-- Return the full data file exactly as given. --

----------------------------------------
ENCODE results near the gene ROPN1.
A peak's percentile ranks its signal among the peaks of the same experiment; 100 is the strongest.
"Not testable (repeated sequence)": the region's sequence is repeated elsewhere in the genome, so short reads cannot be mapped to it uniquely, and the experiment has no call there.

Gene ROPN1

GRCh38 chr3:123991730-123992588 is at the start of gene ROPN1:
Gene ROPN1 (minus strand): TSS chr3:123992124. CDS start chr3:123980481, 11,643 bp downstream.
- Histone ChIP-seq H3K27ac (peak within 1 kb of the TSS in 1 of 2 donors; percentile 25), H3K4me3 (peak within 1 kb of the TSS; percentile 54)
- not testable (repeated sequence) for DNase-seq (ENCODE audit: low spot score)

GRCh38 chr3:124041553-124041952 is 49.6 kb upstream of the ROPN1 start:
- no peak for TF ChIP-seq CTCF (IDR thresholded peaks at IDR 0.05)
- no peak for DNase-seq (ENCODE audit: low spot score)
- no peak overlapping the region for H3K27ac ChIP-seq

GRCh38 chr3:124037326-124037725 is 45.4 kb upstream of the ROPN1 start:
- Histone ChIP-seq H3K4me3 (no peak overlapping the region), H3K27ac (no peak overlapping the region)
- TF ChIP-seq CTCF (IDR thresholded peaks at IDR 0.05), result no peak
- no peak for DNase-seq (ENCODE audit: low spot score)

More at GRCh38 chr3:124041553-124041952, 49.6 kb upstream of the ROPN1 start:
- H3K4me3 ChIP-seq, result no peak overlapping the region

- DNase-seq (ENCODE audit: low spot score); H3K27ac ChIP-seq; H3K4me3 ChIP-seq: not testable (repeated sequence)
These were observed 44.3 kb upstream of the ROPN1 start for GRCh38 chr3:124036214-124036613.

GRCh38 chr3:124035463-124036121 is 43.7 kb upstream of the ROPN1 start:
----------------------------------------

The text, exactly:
ENCODE results near the gene ROPN1.
A peak's percentile ranks its signal among the peaks of the same experiment; 100 is the strongest.
"Not testable (repeated sequence)": the region's sequence is repeated elsewhere in the genome, so short reads cannot be mapped to it uniquely, and the experiment has no call there.

Gene ROPN1

GRCh38 chr3:123991730-123992588 is at the start of gene ROPN1:
Gene ROPN1 (minus strand): TSS chr3:123992124. CDS start chr3:123980481, 11,643 bp downstream.
- Histone ChIP-seq H3K27ac (peak within 1 kb of the TSS in 1 of 2 donors; percentile 25), H3K4me3 (peak within 1 kb of the TSS; percentile 54)
- not testable (repeated sequence) for DNase-seq (ENCODE audit: low spot score)

GRCh38 chr3:124041553-124041952 is 49.6 kb upstream of the ROPN1 start:
- no peak for TF ChIP-seq CTCF (IDR thresholded peaks at IDR 0.05)
- no peak for DNase-seq (ENCODE audit: low spot score)
- no peak overlapping the region for H3K27ac ChIP-seq

GRCh38 chr3:124037326-124037725 is 45.4 kb upstream of the ROPN1 start:
- Histone ChIP-seq H3K4me3 (no peak overlapping the region), H3K27ac (no peak overlapping the region)
- TF ChIP-seq CTCF (IDR thresholded peaks at IDR 0.05), result no peak
- no peak for DNase-seq (ENCODE audit: low spot score)

More at GRCh38 chr3:124041553-124041952, 49.6 kb upstream of the ROPN1 start:
- H3K4me3 ChIP-seq, result no peak overlapping the region

- DNase-seq (ENCODE audit: low spot score); H3K27ac ChIP-seq; H3K4me3 ChIP-seq: not testable (repeated sequence)
These were observed 44.3 kb upstream of the ROPN1 start for GRCh38 chr3:124036214-124036613.

GRCh38 chr3:124035463-124036121 is 43.7 kb upstream of the ROPN1 start: